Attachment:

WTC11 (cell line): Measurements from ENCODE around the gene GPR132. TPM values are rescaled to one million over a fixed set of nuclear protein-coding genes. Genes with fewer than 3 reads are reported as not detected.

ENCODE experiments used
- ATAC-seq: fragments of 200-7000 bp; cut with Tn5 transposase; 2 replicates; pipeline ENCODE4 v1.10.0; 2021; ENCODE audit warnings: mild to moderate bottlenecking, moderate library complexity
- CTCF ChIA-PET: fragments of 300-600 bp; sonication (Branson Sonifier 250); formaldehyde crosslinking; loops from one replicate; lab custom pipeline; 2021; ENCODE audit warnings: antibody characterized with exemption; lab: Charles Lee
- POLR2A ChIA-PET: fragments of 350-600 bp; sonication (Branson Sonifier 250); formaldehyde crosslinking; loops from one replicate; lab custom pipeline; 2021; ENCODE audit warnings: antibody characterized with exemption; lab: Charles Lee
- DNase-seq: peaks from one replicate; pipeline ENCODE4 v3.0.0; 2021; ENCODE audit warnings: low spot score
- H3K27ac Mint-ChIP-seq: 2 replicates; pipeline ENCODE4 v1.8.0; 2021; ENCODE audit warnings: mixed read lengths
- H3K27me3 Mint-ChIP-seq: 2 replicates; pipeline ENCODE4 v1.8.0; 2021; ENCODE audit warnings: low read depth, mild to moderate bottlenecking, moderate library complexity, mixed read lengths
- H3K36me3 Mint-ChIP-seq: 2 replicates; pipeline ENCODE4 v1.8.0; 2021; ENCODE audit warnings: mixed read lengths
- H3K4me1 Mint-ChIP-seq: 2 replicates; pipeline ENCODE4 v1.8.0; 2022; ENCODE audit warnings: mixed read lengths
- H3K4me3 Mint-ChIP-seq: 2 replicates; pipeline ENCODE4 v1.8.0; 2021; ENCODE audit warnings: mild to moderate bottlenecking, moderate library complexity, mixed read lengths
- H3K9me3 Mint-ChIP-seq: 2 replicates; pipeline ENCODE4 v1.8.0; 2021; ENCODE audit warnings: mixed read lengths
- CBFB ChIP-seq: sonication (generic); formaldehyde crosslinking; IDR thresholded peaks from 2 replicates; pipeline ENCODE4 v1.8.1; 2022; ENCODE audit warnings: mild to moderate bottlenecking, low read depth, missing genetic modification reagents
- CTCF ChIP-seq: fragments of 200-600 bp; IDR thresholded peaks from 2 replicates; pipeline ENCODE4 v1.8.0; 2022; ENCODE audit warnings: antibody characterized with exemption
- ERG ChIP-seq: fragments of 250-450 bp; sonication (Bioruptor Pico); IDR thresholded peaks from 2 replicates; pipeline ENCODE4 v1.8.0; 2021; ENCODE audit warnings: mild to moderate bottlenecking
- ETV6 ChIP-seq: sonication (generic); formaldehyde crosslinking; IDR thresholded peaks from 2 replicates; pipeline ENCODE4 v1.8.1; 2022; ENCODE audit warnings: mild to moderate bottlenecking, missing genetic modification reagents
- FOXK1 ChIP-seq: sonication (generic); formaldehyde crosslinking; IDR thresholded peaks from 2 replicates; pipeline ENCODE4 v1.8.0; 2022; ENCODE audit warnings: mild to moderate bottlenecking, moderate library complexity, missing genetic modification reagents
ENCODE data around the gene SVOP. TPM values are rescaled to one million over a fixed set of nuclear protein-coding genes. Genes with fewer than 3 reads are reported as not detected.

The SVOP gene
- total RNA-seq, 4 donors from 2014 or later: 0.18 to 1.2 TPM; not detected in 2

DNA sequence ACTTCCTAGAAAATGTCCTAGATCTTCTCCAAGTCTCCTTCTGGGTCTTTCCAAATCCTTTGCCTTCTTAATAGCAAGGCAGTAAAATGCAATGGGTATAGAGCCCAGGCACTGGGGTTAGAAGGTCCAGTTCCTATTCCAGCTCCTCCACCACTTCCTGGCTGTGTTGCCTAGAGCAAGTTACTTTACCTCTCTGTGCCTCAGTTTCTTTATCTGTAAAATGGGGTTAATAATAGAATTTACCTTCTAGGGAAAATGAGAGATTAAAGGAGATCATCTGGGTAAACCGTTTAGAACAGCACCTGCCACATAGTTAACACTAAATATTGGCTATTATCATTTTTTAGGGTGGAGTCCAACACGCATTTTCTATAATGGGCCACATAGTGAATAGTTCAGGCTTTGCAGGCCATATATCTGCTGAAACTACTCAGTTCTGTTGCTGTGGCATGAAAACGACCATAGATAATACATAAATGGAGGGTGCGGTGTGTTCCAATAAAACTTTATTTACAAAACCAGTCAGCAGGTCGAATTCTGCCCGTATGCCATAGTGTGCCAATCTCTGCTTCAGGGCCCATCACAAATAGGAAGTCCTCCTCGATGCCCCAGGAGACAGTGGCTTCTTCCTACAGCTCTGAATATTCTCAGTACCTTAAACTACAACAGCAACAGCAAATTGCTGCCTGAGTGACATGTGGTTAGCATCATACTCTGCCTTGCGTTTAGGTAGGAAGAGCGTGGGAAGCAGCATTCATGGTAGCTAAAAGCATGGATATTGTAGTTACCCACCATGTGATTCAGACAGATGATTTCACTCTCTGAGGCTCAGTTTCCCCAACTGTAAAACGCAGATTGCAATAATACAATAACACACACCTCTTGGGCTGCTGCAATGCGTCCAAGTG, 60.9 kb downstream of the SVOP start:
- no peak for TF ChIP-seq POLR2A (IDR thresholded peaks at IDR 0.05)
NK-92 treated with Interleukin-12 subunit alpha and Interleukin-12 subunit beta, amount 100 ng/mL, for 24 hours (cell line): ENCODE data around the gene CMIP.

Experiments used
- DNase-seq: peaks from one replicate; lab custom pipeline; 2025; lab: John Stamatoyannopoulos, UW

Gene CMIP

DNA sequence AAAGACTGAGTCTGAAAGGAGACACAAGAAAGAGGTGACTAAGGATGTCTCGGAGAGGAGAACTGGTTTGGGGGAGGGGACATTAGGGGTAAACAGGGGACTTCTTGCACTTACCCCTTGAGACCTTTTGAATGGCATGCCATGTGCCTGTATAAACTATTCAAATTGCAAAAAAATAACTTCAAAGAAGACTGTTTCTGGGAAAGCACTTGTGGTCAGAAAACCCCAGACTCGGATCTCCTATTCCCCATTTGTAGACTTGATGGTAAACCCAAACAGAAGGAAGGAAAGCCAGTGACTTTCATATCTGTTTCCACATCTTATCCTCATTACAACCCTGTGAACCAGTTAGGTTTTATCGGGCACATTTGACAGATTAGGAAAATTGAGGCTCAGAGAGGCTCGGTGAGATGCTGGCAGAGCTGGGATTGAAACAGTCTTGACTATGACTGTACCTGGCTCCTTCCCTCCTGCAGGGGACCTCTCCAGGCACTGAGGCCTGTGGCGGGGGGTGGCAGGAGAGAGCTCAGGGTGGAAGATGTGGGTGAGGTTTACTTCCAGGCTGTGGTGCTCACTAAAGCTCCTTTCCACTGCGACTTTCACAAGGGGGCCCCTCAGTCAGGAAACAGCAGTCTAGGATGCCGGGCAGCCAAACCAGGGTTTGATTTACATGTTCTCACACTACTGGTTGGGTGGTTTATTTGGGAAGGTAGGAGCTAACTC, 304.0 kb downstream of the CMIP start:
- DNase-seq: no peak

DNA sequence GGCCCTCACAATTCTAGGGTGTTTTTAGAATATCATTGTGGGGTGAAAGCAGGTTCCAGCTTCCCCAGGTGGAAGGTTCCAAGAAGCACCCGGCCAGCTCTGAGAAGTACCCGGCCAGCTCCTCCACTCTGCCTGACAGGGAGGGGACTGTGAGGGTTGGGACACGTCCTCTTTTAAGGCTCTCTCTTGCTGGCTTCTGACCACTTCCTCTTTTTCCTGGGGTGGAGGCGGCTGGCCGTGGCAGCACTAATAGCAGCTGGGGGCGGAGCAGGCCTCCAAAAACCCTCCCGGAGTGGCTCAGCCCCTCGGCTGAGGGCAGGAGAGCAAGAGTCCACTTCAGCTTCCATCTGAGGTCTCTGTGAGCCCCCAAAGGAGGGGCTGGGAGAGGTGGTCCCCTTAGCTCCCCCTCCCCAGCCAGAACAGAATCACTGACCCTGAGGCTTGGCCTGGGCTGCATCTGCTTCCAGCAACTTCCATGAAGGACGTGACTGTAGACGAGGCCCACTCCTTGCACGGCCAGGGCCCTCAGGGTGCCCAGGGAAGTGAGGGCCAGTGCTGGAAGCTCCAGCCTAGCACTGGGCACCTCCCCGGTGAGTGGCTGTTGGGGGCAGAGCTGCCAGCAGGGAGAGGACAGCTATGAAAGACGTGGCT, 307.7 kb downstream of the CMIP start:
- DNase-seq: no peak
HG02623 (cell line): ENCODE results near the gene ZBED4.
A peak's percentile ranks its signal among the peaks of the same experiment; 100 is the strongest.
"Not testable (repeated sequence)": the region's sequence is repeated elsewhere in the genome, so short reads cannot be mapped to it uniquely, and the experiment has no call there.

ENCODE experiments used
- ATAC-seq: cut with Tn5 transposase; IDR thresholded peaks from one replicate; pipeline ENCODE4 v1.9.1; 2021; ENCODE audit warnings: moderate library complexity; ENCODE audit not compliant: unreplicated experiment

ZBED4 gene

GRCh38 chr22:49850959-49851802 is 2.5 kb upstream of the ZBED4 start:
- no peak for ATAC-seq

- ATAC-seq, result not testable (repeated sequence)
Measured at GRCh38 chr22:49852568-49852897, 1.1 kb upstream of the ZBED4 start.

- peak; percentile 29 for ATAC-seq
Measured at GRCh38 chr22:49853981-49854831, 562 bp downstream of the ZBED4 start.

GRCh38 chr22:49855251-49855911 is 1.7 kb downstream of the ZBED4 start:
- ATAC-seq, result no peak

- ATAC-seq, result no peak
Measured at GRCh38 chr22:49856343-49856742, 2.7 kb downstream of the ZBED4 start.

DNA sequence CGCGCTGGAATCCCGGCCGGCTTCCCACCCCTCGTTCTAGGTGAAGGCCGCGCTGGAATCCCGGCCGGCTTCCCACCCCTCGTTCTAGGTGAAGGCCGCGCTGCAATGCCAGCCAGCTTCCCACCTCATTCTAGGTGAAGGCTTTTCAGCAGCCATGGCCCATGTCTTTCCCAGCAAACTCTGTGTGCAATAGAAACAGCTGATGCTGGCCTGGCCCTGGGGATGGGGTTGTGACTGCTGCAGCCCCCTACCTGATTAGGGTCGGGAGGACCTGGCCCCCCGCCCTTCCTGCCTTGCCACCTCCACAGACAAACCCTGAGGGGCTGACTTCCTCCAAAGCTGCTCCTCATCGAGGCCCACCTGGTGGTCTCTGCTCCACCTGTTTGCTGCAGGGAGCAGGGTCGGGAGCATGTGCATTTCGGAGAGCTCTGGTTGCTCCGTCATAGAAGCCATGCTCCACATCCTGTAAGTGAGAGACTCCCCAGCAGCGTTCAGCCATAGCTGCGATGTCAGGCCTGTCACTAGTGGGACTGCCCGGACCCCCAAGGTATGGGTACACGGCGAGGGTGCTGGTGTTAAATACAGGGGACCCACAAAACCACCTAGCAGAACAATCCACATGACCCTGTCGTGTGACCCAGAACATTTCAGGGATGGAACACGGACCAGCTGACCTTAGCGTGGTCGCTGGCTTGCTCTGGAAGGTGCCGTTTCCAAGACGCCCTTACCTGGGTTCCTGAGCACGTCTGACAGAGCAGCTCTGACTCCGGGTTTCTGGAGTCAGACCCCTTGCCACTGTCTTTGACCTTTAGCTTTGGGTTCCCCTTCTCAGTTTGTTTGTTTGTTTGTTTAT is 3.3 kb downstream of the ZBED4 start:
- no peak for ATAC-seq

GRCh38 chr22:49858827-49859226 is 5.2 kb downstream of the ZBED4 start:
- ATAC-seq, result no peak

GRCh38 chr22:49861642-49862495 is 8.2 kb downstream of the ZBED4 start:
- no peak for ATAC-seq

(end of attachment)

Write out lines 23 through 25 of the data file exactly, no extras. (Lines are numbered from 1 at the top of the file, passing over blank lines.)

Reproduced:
NK-92 treated with Interleukin-12 subunit alpha and Interleukin-12 subunit beta, amount 100 ng/mL, for 24 hours (cell line): ENCODE data around the gene CMIP.

Experiments used
- DNase-seq: peaks from one replicate; lab custom pipeline; 2025; lab: John Stamatoyannopoulos, UW